Raspberry took the world by surprise when it first introduced the Pi; a "complete", small and inexpensive computer.
However, it was really nothing new. Maybe most people didn't realize (or didn't want to) that you do already have a fully-fledged computer on your pocket. In fact, latest ARM SoCs are as powerful as an entry level desktop PC and, in the graphics side, manufacturers like NVIDIA with its Tegra X1 are getting there with previous-gen gaming consoles. In fact, as new-gen haven't evolved that much in terms of graphics, it's most likely the gap will be closed around mid-life for both PS4 an Xbox ONE.
The fact that you have a PC in your pocket is more true when it comes to Atom-based phones. You do really have a (traditional) PC-architecture CPU in your phone!
The best thing about the Pi, from my humble point of view, is not that it's a cheap (underpowered) PC, but the development community around it, which drove a development fever.
It's not the first time we see this. We have also seen it in Arduino, mobile apps and webpages before them. From time to time it comes a new technology or a new approach in old technology that makes developers and non-developers jump on the trending bandwagon which has two sides: fast evolution of the technology is one and intrusiveness and bad results is the other. In the 90s, for example, everyone with a PC and Frontpage Express became a web-designer/developer, even if they had no idea about design, both aesthetically and technically. This helped the web to grow extremely fast, but sometime under a pretty face, a technical mess was hidden.
So, as time passed by, a part of the business was kept in hands of non-prepared "developers" that had some special interest in computers and started investigating how to do things (which is good), but never studied IT (which is not so good if that's your intended job). However, time has come when IT is so deeply bonded to our lives that some Governments and institutions want computer programming to be a subject like physics or history.
Nowadays, we have a set of great tools for this, like Scratch, drag-and-drop interfaces for Arduino, high level-C libraries for Pi... But, again fmhpov, this can make a very distorted idea of what Computer Engineering and software development is: just moving blocks around and things work magically.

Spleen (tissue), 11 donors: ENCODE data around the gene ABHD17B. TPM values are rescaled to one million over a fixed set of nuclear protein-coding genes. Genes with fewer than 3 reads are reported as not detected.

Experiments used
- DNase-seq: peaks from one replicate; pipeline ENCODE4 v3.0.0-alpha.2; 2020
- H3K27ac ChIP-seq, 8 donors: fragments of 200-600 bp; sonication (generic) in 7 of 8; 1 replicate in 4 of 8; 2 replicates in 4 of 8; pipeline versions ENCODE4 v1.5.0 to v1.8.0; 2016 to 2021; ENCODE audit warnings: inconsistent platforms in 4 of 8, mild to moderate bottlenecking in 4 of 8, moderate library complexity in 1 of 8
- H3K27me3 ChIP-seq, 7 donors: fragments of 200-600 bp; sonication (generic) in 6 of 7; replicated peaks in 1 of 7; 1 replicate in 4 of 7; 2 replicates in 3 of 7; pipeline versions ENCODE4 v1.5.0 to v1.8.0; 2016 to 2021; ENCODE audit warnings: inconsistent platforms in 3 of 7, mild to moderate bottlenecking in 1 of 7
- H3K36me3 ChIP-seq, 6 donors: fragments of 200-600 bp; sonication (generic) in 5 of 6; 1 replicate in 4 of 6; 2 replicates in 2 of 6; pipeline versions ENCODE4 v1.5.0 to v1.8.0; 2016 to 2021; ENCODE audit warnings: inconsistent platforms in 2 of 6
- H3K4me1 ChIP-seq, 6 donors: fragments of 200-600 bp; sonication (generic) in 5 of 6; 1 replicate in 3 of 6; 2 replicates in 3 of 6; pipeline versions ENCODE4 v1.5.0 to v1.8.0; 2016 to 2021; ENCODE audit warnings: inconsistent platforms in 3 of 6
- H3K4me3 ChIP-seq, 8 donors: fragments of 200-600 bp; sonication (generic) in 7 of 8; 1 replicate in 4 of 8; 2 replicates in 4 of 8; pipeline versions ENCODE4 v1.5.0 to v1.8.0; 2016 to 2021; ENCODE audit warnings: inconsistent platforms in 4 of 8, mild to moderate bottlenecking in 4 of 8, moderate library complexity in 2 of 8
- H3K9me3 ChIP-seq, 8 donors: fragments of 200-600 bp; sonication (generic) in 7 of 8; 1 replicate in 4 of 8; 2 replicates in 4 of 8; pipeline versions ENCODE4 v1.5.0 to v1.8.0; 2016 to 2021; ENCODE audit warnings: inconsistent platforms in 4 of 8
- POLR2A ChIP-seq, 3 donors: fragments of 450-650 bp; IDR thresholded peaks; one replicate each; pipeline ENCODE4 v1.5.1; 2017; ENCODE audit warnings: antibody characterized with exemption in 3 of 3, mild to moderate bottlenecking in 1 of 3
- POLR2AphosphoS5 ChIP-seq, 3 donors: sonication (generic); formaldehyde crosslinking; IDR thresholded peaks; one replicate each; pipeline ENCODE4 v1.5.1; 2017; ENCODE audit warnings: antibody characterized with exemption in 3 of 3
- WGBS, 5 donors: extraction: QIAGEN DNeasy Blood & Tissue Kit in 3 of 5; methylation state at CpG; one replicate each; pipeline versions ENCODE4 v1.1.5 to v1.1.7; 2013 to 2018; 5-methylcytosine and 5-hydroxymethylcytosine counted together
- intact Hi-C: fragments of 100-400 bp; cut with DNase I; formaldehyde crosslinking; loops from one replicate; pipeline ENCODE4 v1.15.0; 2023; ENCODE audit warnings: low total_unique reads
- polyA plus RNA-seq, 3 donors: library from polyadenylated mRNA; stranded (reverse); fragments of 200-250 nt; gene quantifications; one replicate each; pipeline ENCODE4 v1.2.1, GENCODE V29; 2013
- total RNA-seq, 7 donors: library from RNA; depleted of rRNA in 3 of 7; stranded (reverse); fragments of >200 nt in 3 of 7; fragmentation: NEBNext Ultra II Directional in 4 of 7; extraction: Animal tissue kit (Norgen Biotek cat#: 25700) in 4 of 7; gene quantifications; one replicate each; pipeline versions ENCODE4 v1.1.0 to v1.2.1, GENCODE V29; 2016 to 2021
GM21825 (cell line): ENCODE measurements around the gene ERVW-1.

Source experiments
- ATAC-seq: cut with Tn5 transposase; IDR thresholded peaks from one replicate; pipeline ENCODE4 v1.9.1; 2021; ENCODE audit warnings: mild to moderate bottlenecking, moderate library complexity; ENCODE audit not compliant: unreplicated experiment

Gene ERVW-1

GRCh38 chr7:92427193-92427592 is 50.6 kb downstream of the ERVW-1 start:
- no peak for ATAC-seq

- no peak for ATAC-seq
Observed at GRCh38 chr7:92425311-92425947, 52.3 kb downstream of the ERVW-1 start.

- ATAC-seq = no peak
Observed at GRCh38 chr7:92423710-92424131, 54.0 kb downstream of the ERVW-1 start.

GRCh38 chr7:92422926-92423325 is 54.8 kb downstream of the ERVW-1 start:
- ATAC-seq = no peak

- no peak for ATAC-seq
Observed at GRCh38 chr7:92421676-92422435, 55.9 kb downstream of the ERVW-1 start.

We have the experience that most of the times software factories don't work. And I don't mean software development centers, but factories in the classic way, where developers have a prefect specification and thus, can even be replaced by monkeys with a keyboard. Most of the times, developers face implementation problems that are not covered in docs and tech diagrams: datetime formats and zones, database transactions, client-server communications, sessions, etc. are everyday issues that arise during development and developers must deal with in an intelligent way. At the end of the day, a developer is a problem-solver, not a code-writer.
I myself have seen code with "database results" hardcoded, because the development team had no idea how to make it work, so they did it to "buy some time". This is the danger of setting the development standard too low and undervalue what developers must be.
Coming back to teaching programming in schools, it won't teach kids neither how things are really done, nor how computers work, but paint a world where developing is like playing, devaluating even more the image of IT professionals and with the years will come the moment where everyone has "developed" at school.
It's been a long fight we, Computer Engineers, have loose to avoid intrusiveness. Maybe easily achievable first-results and the use of a single tool for creating and consuming are to blame. Most of us have lived situations where, when telling people we are Computer Engineers, someone says "my nephew does webpages". It's like saying "my nephew is a butcher" when talking to a surgeon...
Anyway, the Pi is a great device for fast device prototyping. We have used it in the Armiga Project and it helped us improve the product in a very tight timeframe and are willing to put put our hands on the new model :)